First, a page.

Mercedes-Benz C-Class estate front space
Front cabin space is generous and there are plenty of handy places to store oddments, including a hinged compartment ahead of the infotainment dial, a central cubby beneath the splitting armrest and well-sized door bins. Very tall drivers may find their head room is marginal when the panoramic roof is fitted, but for most people there will be plenty of head and leg room.
Mercedes-Benz C-Class estate rear space
While the C-Class Estate is a five-seater, only two six-footers can occupy the rear seats in comfort, though again the panoramic roof squeezes head room slightly for the very tall. Anyone using the middle seat will find themselves shoulder-to-shoulder with other occupants and their legs splayed around the wide transmission tunnel. This contrasts with the comparatively wide cabin of the Audi A4 Avant and the generous rear space in the BMW 3 Series Touring, which offers reasonable comfort even for the middle passenger. The door bins are usefully large, too.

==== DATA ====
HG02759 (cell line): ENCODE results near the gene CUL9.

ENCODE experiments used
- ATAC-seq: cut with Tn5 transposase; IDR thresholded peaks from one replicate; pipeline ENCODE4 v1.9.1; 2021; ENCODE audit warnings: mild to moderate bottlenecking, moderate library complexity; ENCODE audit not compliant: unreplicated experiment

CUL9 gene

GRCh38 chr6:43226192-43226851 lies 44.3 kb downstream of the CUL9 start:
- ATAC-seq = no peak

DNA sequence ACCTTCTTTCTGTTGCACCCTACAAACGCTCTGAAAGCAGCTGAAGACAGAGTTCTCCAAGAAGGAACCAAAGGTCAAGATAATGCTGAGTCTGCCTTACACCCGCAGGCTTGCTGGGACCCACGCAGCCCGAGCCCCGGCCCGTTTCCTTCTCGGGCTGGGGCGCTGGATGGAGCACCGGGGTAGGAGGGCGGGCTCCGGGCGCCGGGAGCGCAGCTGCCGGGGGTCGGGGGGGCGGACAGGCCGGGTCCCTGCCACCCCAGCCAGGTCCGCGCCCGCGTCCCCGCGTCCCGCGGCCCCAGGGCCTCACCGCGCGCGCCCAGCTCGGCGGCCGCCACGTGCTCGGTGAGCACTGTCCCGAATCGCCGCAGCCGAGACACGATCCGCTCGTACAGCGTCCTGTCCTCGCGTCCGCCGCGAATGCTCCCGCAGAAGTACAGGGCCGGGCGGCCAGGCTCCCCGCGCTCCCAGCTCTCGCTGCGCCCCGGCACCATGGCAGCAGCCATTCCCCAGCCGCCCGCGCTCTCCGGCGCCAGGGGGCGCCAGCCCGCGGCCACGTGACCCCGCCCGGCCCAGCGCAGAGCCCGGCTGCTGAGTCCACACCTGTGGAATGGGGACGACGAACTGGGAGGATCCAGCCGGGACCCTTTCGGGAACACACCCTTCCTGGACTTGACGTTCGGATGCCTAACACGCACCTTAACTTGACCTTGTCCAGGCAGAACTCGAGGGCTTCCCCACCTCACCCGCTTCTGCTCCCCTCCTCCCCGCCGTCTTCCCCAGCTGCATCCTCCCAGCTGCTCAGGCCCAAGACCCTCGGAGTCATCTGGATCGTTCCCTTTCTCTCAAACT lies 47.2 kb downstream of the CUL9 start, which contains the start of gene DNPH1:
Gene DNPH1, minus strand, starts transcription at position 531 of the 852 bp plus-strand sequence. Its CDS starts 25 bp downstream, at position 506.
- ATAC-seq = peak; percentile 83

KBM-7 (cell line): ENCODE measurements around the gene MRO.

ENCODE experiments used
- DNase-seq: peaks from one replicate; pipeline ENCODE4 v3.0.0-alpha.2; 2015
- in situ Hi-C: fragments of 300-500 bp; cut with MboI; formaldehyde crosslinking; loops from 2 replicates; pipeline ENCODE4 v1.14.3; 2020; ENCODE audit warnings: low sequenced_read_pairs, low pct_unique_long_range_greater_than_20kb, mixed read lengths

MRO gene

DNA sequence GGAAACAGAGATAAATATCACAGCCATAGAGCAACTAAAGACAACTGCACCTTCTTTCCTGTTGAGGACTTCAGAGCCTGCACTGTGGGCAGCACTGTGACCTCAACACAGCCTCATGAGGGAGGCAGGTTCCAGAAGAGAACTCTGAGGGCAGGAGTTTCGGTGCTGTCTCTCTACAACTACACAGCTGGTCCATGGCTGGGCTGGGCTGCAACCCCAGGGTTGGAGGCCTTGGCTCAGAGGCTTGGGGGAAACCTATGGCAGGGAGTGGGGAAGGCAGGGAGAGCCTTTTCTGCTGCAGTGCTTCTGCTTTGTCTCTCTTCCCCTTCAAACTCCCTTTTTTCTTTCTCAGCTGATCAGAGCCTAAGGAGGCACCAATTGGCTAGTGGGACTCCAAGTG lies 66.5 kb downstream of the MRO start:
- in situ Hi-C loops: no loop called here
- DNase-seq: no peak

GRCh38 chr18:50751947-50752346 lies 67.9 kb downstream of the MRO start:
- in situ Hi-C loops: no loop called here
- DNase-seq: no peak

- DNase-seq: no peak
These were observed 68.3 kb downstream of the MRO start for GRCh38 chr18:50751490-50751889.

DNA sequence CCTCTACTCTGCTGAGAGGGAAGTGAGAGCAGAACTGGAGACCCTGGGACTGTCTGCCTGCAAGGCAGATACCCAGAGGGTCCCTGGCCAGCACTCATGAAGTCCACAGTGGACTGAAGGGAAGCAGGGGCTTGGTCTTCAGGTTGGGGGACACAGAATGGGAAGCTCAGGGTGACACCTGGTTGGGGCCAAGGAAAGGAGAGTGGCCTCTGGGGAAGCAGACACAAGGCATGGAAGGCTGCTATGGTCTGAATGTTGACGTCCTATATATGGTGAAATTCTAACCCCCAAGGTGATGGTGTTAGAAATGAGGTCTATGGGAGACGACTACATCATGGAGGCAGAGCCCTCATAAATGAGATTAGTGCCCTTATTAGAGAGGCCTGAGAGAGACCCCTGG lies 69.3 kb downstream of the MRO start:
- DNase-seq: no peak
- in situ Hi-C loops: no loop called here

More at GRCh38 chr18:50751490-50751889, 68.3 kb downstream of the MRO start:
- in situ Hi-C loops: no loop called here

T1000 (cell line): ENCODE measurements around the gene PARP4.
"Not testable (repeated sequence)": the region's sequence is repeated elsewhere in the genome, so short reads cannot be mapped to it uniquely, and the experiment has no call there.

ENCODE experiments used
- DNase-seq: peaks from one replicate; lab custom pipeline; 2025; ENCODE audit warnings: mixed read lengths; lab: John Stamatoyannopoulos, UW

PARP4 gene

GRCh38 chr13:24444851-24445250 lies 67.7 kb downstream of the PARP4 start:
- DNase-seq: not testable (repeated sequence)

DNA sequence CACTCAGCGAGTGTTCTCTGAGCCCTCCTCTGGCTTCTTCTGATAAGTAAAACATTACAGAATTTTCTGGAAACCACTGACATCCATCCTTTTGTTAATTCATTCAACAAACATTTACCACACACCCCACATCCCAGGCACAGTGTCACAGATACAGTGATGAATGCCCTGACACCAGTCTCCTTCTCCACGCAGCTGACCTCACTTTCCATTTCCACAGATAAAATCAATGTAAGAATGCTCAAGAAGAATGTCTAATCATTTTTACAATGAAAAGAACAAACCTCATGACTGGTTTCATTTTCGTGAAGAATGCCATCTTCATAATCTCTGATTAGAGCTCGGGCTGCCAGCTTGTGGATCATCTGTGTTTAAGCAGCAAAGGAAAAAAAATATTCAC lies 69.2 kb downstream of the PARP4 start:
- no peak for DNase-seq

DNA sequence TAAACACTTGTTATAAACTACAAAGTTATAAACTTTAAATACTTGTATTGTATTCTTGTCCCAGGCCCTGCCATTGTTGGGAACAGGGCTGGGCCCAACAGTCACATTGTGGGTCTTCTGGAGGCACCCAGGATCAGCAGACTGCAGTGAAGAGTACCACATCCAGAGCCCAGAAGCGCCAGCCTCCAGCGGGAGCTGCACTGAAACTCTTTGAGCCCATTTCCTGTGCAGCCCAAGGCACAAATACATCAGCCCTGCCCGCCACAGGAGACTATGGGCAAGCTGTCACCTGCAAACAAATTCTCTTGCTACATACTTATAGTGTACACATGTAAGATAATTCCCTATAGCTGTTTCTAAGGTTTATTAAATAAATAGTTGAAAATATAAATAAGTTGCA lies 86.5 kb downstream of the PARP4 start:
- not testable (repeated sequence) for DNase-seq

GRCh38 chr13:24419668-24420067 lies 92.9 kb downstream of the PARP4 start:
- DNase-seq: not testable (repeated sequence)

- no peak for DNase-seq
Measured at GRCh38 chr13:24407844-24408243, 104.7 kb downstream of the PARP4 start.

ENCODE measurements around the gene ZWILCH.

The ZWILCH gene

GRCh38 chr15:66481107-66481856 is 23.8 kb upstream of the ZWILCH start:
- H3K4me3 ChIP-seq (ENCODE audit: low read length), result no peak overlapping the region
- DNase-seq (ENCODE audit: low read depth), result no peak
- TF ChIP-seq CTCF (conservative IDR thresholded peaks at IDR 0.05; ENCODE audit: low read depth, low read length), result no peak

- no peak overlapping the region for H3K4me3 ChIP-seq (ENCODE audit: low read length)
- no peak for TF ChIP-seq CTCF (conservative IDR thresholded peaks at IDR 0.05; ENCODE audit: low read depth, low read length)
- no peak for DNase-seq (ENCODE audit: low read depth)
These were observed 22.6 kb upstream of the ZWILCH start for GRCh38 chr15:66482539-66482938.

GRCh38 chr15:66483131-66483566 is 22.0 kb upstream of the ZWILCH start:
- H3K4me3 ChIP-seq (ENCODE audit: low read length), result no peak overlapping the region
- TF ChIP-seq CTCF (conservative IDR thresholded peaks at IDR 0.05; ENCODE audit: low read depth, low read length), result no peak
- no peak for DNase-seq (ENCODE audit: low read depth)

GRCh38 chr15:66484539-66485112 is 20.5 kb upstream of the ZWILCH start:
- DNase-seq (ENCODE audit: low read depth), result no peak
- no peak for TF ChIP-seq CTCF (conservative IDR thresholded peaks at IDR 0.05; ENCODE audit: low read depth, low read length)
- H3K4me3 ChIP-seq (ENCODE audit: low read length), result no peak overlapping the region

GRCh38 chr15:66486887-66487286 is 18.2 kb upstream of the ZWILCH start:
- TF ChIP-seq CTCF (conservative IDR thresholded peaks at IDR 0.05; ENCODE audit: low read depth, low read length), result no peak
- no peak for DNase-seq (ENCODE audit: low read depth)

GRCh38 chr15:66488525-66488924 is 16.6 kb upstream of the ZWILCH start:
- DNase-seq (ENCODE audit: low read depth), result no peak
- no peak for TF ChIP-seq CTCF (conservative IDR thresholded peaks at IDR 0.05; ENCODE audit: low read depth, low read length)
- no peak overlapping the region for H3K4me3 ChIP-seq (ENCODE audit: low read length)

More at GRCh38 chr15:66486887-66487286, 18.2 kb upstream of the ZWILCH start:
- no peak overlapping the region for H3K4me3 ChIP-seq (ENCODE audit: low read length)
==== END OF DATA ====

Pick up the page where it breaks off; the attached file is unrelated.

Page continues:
Mercedes-Benz C-Class estate seating flexibility
Where SUV's can offer the usefulness of sliding and reclining rear seats, there’s less scope for such seating flexibility in a traditional estate. With the C-Class you get rear seats that simply split and fold in a 40/20/40 configuration to make extra room for luggage, but the front passenger seatback doesn’t fold flat for when you want to carry particularly long loads.
More positively, the front passenger seat gets electric height adjustment as standard, while fully electric seat adjustment is an option on Sport versions and above.
Mercedes-Benz C-Class estate boot space
The standard electric tailgate gives easy access to the C-Class Estate’s boot, and the motorised luggage cover also rises automatically. Boot space is 490 litres with the rear seats up, extending to 1510 litres when they’re folded. To give you some context and how that compares to its rivals, we fitted six carry-on suitcases below the load cover and with the rear seats in place in the C-Class Estate, which compares to seven in an A4 Avant and eight in a V60
The Mercedes has a low load lip and also benefits from some useful under-floor storage. Just remember that the hybrid versions of the C-Class estate have smaller boots than the normal versions.